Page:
M1829 Chronic Inflammation of the Cardia in Gastroesophageal Reflux Disease (GERD) Is Not Regulated By FOXP3 Expressing Regulatory T Cells

M1829 Chronic Inflammation of the Cardia in Gastroesophageal Reflux Disease (GERD) Is Not Regulated By FOXP3 Expressing Regulatory T Cells

M1825 the esophagus. TLESR events with onset during sleep stages were considered sleep-related. RESULTS: A total of 105 TLESR-related GER events in h...

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the esophagus. TLESR events with onset during sleep stages were considered sleep-related. RESULTS: A total of 105 TLESR-related GER events in healthy subjects and 43 events in GERD patients during awake state, and 17 events in healthy subjects and 18 events in GERD patients during sleep were analyzable. The proportion of UES response to GER events in healthy subjects in awake state was similar to that in sleep state. However, GERD patients had significantly more UES relaxation responses to reflux events in the awake state (χ2, P<0.01). This UES relaxation response was less frequent in GERD patients during sleep (χ2, P=0.03). CONCLUSIONS: In healthy controls and GERD patients the predominant UES response to TLESR-related GER events in the recumbent position is contraction. However, GERD patients are significantly more likely to have UES relaxation response, which could predispose them to esophago-pharyngeal reflux. This inappropriate UES response is inhibited during sleep. Supported in part by research grant 5R01DK025731-28

AGA Abstracts

Esophageal Acid Perception Is Not Influenced By Acute Psychological Stress Gerrit J. Hemmink, Albert J. Bredenoord, Bas L. Weusten, Robin Timmer, André Smout Background & Aim: GERD patients often report an exaggeration of their reflux symptoms during stressful situations. The aim of our study was to assess the influence of acute psychological stress on esophageal acid perception in both healthy volunteers and patients with GERD. Methods: An acid perfusion test was performed in 15 healthy volunteers and 10 patients with GERD, once with and once without the presence of an acute psychological stressor. The time from onset of the acid infusion to first acid perception, discomfort and pain was noted. A modified Raven Progressive Matrices IQ test was used to induce stress and watching a video documentary served as a control task. The order of the measurements was randomized. Blood pressures were observed in order to assess the effect of the stress task. The state and trait anxiety questionnaire (STAI) was used to compare the baseline stress of the subjects on both days of the measurements. Results: In healthy subjects, the time to first perception (video: 234 (57-988)s vs. stress task: 291 (92-558)s), discomfort (video: 512 (375-969)s vs. stress task: 577 (419-882)s), or pain (video: 1073 (714-1324)s vs. stress task: 1289 (734-1456)s) did not differ significantly between both measurements, although a significant rise in systolic blood pressure during the stress task was observed (control task: -0.6±1.1 mmHg, stress task: 5.9±1.1 mmHg; p<0.001). In patients with GERD, no significant differences between both measurements were found either in time to first perception (video: 25 (16-99)s vs. stress task: 26 (17-54)s), discomfort (video: 73 (58-336)s vs. stress task: 243 (54-394)s) or pain (video: 503 (223-712)s vs. stress task: 577 (357830)s). Systolic blood pressure rose significantly during the stress task (8.7±2.0 mmHg) video: -3±1.9 mmHg). Baseline stress levels before the measurements did not differ between the two days in both healthy volunteers and GERD patients. Conclusion: Both in healthy volunteers and GERD patients, acute psychological stress did not influence esophageal acid perception. The observed increase in systolic blood pressure shows that the experimental stressors were effective. These findings indicate that an acute psychological stressor does not affect esophageal hypersensitivity.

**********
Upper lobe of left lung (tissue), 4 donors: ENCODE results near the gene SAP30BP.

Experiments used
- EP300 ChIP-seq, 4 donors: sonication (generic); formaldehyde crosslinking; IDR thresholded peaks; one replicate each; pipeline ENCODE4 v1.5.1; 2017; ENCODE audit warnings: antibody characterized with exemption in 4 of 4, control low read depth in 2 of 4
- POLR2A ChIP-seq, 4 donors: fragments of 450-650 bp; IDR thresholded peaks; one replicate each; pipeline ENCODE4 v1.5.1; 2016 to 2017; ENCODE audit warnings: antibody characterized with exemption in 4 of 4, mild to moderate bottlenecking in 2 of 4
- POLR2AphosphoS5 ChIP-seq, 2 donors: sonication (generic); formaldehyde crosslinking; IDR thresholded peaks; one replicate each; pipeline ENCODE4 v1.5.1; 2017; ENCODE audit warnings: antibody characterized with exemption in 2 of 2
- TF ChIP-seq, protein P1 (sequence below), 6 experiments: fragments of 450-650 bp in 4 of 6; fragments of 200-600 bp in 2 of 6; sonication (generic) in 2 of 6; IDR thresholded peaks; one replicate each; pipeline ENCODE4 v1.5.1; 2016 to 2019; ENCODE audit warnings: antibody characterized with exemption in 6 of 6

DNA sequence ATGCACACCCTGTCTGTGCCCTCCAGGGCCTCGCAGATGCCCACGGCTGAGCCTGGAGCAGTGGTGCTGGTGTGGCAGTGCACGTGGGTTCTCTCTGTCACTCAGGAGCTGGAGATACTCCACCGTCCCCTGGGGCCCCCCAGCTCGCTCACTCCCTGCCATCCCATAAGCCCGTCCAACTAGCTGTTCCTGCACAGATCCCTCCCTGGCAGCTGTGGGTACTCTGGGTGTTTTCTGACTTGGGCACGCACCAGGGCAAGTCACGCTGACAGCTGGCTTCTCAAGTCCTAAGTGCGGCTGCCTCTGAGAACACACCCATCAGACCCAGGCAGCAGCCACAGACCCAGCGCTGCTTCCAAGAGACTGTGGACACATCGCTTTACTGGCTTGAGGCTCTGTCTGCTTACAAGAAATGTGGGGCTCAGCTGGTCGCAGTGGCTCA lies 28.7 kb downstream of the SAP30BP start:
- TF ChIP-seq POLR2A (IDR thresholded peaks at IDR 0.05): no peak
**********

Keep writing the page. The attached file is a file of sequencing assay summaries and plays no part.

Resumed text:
M1828 Intercellular Space Distance Is Increased in Refractory Heartburn Patients with Positive Symptom Index Regardless of Whether Symptoms Are Caused By Acid or Nonacid Reflux: A Study Using Impedance-pH and Electron Microscopy Marcelo F. Vela, Brandon M. Craft, Neeraj Sharma, Janice Freeman, Debra Hazen-Martin

M1826 The Role of Body Mass Index and Waist Circumference in Determining Reflux Pattern and Proximal Extent of Reflux Events Emidio Scarpellini, Kathleen Blondeau, Rita Vos, Jan F. Tack